The passages describe Lena Dunham playing with her sister’s vagina when Dunham was seven and her sister was one year old. She also writes about bribing her sister with candy so that she could kiss her on the lips and masturbating in bed next to her. Their mother was aware of at least some of the behavior, but apparently didn’t think much of it. “My mother didn’t bother asking why I had opened Grace’s vagina,” she writes. “This was within the spectrum of things I did.”
Not all of Dunham’s critics have been conservative columnists, however. Many women, especially women of color, have been active on Twitter, discussing the passages and how they exemplify the abuse that others have faced in childhood. These critics have started a hashtag called #DropDunham, calling on Planned Parenthood to end its partnership with her:
— Lauren Chief Elk (@ChiefElk) November 3, 2014
#DropDunham because having her as a face of anti-violence & “feminism” validates, excuses, dismisses, and encourages her predatory behavior
— Molly Grüesome (@mizblossom) November 3, 2014
Meanwhile, others think there’s nothing wrong with Dunham’s actions:
My little sister and I took baths together until we were 5 & 6. Pretty sure we examined each other’s junk closely. Sheesh. #LenaDunham
— Dan Savage (@fakedansavage) November 2, 2014
if yr denunciation of Lena Dunham for being an “abuser” includes transparent envy of her career and privilege, you MAYBE invalidate yr point — Emily Gould (@EmilyGould) November 4, 2014
[…]Did Lena Dunham abuse her sister? That depends on a lot of things, some of which we may not know without getting more information. However, there are a number of things about Dunham’s behavior as she describes it herself that bring up red flags.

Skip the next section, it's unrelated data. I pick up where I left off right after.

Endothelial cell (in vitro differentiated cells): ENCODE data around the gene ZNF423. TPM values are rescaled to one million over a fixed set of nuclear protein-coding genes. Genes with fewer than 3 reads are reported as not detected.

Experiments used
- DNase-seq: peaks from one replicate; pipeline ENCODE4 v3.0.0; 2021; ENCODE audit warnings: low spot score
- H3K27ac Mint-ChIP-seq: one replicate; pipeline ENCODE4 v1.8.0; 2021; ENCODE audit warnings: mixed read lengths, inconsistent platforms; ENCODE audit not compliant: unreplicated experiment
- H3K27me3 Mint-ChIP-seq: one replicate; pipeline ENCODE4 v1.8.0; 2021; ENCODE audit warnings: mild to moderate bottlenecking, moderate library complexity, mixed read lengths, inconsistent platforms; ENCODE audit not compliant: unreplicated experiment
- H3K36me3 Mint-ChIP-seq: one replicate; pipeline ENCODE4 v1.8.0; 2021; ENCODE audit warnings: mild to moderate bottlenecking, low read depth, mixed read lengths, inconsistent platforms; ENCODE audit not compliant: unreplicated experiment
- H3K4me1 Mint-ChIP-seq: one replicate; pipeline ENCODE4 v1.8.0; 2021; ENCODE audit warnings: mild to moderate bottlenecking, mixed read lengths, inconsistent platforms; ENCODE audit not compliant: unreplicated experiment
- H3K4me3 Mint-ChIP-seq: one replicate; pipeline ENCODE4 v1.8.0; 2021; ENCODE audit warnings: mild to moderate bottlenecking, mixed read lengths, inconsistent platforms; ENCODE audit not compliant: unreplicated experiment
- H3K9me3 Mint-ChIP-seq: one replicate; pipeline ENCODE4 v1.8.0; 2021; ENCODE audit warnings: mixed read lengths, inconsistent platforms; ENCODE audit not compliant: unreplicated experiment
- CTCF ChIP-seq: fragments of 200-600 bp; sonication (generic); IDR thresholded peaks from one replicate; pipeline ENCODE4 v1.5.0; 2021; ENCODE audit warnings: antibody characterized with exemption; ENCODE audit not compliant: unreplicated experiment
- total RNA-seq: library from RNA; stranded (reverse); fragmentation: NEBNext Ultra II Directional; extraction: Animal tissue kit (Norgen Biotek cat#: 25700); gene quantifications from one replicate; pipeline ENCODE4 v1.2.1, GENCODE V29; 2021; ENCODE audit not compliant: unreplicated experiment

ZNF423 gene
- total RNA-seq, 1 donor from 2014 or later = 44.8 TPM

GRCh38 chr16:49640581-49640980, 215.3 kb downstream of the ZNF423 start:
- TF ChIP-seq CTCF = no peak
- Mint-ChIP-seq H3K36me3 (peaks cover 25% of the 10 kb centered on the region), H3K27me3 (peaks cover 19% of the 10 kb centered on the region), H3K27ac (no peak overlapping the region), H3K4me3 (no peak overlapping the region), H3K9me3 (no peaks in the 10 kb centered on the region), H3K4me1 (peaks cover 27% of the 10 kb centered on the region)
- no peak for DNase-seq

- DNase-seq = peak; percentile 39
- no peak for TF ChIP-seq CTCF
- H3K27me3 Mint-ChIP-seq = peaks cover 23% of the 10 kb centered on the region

Read the rest here.
*Although I personally avoided definitively labeling Lena Dunham’s actions as child sexual abuse, I included this content note out of respect for those who consider it such and find it triggering.
[Content note: mental illness, ableism]
I wrote a piece for the Daily Dot about the gleeful speculations about Amanda Bynes’ supposed mental illness.
Former child star Amanda Bynes hasn’t been having a good month. After being arrested for DUI in California, Bynes left her family and made her way to New York City, where she’s attempted to shoplift clothing twice, which she claims was a “misunderstanding.”
Bynes also gave an interview to In Touch magazine in which she apparently said that she believes there’s a microchip implanted in her brain that allows people to read her thoughts. She later made a series of tweets claiming that the interview was fake and that she will sue the magazine for calling her “insane.” Celebrity gossip websites have, of course, taken this story and run with it, speculating about Bynes’ mental health and diagnoses and treating the situation like a spectator sport.
Even if Bynes really did tell In Touch that she believes she has a microchip implanted in her brain that allows people to read her thoughts, that doesn’t mean it’s okay to call her “insane” or “crazy,” and I’m not surprised she’s angry about it. Words like that don’t just mean “displaying symptoms of a mental illness.” They connote ridicule, ignorance, and sometimes even hate.